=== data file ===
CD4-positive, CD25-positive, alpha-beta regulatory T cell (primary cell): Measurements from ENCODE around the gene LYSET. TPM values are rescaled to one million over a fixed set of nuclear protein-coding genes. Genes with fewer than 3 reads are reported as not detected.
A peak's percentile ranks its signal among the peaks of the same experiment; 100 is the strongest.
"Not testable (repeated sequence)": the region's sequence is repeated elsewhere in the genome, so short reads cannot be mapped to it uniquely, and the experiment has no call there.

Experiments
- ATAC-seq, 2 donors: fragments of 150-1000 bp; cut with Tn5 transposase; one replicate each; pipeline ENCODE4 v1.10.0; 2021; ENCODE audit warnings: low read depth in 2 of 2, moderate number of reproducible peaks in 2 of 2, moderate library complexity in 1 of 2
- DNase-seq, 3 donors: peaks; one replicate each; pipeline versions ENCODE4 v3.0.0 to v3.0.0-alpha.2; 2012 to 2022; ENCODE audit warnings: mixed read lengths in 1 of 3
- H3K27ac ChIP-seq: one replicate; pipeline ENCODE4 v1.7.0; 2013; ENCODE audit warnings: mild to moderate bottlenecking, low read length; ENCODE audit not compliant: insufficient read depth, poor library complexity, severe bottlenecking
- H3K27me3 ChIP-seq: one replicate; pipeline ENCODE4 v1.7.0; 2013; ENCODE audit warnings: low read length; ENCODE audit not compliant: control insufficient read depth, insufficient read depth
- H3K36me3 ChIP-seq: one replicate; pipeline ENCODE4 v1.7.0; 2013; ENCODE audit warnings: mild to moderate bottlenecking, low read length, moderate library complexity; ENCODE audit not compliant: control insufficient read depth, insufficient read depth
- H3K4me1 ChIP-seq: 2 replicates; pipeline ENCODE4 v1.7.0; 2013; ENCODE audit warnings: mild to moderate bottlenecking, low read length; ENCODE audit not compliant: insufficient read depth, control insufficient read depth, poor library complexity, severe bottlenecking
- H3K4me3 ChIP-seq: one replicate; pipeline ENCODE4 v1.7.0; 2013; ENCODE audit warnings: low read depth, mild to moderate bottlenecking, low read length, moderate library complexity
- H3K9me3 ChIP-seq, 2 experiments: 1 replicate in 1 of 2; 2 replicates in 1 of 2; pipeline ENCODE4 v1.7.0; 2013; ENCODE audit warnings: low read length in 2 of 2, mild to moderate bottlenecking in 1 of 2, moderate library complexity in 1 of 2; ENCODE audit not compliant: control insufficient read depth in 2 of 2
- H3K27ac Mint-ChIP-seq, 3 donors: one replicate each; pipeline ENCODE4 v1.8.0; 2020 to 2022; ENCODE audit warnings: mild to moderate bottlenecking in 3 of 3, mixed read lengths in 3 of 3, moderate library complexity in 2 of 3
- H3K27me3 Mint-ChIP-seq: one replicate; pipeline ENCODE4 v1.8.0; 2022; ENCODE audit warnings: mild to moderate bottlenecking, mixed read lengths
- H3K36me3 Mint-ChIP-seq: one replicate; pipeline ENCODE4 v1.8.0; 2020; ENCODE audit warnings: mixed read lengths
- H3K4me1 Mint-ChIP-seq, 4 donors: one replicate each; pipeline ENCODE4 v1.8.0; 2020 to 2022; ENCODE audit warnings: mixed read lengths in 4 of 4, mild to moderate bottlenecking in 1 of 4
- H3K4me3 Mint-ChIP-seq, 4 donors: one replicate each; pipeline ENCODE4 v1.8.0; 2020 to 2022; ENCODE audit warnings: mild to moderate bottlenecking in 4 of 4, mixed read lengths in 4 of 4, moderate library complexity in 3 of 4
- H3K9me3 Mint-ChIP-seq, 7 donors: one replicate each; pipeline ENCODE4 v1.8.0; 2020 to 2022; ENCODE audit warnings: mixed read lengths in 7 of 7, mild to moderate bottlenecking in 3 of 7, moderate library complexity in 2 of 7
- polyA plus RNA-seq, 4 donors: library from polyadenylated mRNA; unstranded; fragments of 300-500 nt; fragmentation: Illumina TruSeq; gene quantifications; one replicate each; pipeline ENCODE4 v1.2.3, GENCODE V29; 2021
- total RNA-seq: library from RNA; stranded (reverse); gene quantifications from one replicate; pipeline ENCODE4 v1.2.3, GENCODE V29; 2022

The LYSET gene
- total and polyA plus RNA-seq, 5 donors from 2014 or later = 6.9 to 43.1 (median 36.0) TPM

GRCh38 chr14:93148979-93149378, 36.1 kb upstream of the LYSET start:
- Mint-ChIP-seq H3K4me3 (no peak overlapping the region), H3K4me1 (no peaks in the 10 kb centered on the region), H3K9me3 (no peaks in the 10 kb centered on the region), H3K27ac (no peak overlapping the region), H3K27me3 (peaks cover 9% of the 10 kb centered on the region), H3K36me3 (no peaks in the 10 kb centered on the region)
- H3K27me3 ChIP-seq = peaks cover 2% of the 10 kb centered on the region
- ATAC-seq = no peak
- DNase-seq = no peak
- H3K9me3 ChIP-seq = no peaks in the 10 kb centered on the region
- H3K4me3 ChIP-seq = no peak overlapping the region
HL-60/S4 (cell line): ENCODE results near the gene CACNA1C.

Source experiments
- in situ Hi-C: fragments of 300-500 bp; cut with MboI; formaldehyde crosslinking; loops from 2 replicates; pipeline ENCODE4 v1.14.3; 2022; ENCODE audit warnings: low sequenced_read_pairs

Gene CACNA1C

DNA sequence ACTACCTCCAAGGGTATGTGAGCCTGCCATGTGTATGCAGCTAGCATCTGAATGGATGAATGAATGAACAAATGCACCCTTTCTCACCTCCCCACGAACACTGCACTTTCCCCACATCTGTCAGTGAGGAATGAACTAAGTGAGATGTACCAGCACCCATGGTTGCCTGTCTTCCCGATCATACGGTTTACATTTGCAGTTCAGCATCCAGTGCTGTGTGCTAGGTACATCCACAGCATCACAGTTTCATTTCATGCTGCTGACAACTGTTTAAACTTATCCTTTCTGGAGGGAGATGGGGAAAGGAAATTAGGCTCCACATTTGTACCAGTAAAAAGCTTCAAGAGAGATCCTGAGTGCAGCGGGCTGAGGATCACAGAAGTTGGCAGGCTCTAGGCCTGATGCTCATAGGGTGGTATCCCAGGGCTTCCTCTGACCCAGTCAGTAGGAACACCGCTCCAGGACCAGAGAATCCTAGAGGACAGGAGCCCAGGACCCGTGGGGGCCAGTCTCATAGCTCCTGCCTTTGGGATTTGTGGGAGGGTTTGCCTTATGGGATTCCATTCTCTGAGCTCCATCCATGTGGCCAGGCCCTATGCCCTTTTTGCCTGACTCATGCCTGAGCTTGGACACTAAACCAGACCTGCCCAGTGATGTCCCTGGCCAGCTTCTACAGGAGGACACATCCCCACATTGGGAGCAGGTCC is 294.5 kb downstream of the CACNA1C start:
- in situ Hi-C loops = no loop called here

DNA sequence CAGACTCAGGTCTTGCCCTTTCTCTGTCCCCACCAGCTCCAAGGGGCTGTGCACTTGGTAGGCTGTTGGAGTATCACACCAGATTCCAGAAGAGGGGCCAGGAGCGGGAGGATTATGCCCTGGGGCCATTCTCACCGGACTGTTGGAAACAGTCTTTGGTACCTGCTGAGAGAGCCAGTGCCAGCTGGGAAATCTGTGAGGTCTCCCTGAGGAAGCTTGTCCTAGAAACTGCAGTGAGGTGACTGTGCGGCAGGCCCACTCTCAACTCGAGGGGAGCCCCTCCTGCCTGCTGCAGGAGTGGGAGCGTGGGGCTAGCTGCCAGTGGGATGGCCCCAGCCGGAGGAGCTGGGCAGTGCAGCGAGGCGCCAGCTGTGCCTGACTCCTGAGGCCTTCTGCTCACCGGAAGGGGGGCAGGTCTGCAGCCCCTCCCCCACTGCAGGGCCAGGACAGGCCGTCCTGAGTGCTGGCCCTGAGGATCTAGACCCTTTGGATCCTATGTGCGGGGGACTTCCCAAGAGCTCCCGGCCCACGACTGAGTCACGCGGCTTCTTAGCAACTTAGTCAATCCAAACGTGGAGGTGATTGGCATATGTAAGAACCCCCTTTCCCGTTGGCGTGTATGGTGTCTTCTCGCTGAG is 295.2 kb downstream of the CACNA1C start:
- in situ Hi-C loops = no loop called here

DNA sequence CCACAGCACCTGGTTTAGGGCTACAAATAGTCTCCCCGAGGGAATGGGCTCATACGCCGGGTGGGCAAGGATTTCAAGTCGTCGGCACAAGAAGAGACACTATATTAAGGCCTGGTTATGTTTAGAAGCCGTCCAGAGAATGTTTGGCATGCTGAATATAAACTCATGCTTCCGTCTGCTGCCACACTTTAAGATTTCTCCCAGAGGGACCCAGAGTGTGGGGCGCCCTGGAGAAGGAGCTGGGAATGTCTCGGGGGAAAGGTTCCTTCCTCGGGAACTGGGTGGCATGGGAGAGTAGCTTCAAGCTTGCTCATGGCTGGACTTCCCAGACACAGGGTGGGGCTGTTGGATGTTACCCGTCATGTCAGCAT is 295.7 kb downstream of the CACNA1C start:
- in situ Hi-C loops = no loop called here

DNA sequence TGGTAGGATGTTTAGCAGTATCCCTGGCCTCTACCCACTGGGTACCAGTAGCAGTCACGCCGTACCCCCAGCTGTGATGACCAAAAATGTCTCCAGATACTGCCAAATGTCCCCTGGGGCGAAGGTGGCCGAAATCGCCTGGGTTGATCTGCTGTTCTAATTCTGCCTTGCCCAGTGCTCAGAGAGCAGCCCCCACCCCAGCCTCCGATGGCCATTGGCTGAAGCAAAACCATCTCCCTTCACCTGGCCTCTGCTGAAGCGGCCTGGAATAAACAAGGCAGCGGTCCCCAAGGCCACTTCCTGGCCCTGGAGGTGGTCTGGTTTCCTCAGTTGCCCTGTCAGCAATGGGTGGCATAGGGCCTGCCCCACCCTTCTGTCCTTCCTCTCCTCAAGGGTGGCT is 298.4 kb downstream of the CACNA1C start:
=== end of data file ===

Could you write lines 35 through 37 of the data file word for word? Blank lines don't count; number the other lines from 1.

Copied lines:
- in situ Hi-C loops = no loop called here

DNA sequence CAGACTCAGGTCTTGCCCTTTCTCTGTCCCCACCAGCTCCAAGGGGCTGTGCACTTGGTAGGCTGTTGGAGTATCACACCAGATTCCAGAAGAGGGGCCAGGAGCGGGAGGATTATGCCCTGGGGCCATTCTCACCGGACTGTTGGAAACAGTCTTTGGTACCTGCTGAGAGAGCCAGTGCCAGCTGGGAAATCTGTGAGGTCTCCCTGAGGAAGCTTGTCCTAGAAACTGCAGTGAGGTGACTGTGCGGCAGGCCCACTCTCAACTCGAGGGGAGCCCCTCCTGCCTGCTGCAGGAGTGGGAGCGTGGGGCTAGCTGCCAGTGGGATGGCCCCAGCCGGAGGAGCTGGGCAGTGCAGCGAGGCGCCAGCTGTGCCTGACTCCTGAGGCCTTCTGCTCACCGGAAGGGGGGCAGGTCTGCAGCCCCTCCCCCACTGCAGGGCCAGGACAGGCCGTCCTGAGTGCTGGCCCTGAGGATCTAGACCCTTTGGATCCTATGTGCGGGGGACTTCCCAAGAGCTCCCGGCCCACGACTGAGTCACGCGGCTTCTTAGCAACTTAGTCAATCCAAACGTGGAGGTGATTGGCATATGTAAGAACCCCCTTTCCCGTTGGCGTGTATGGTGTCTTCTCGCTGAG is 295.2 kb downstream of the CACNA1C start:
- in situ Hi-C loops = no loop called here